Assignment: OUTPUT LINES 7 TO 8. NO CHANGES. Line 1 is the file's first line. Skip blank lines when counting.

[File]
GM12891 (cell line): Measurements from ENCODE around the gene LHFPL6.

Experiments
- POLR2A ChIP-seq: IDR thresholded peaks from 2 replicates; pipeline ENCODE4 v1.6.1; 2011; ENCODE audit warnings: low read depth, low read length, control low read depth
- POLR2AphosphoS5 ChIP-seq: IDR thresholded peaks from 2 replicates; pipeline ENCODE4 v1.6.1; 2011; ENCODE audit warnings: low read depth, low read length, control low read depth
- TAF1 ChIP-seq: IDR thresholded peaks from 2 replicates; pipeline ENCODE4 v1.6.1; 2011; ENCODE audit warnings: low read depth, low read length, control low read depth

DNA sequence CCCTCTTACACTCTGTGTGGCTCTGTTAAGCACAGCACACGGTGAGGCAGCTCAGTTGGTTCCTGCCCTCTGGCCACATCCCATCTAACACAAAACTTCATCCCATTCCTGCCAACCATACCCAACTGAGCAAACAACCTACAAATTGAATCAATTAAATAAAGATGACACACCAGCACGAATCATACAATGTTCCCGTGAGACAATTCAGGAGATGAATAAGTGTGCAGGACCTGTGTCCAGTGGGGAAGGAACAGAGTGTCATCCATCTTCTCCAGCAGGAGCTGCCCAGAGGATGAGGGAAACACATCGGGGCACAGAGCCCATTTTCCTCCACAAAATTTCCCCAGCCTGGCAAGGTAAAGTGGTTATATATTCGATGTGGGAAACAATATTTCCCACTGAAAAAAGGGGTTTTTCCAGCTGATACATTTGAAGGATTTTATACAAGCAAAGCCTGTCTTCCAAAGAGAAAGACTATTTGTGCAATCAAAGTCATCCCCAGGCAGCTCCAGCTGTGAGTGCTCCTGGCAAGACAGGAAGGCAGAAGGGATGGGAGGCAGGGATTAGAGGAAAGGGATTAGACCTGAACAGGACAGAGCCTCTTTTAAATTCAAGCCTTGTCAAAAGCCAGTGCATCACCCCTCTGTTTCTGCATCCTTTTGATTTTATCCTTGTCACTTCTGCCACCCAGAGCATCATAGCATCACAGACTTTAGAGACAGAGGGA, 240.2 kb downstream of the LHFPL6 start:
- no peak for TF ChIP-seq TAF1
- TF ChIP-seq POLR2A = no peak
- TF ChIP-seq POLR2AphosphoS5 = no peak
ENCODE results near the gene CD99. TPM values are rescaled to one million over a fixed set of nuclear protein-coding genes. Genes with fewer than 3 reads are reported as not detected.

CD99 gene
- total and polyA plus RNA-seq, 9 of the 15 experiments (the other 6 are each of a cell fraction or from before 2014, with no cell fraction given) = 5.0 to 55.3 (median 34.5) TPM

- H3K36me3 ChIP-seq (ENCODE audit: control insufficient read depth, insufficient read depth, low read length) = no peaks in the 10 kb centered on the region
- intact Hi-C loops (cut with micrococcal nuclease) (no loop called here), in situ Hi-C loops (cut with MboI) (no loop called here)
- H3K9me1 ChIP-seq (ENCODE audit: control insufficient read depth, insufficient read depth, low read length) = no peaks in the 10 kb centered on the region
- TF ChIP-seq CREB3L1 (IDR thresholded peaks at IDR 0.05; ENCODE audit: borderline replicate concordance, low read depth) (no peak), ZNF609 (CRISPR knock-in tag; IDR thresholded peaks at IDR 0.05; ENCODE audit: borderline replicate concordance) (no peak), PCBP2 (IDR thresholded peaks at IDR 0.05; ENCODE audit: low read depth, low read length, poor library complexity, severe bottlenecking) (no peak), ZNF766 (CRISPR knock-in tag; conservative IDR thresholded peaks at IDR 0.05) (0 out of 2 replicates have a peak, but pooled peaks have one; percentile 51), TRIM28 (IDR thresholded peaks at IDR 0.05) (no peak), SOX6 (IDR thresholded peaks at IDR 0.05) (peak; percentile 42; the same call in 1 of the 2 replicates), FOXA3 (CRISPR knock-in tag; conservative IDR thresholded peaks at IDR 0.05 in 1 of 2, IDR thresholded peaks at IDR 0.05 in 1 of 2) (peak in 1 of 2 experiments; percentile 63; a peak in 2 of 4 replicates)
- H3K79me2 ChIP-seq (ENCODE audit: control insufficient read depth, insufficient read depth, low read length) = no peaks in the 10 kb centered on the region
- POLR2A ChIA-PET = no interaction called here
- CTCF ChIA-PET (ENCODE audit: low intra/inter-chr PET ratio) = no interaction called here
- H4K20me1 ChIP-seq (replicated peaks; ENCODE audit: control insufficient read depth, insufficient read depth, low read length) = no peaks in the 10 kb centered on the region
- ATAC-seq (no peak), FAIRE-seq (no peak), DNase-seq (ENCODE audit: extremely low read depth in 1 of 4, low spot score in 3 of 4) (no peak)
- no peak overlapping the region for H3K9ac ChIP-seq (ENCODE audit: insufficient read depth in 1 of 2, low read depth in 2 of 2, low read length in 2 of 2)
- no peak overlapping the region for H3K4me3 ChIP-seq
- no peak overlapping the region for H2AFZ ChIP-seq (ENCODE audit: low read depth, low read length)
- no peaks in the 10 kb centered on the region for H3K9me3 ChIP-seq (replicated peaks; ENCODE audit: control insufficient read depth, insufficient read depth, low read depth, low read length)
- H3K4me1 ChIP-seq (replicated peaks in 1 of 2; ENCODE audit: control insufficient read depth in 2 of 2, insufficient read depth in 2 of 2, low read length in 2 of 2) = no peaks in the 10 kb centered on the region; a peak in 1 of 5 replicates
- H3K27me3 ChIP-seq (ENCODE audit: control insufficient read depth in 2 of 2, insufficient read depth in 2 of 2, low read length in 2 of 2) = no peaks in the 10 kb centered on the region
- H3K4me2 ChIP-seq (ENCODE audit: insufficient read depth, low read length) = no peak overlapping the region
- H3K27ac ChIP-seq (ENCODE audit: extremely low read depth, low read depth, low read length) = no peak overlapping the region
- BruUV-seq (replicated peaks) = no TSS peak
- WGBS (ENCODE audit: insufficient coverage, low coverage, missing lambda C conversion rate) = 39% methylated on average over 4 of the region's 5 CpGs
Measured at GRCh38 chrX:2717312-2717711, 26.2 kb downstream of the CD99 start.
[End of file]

- no peak for TF ChIP-seq TAF1
- TF ChIP-seq POLR2A = no peak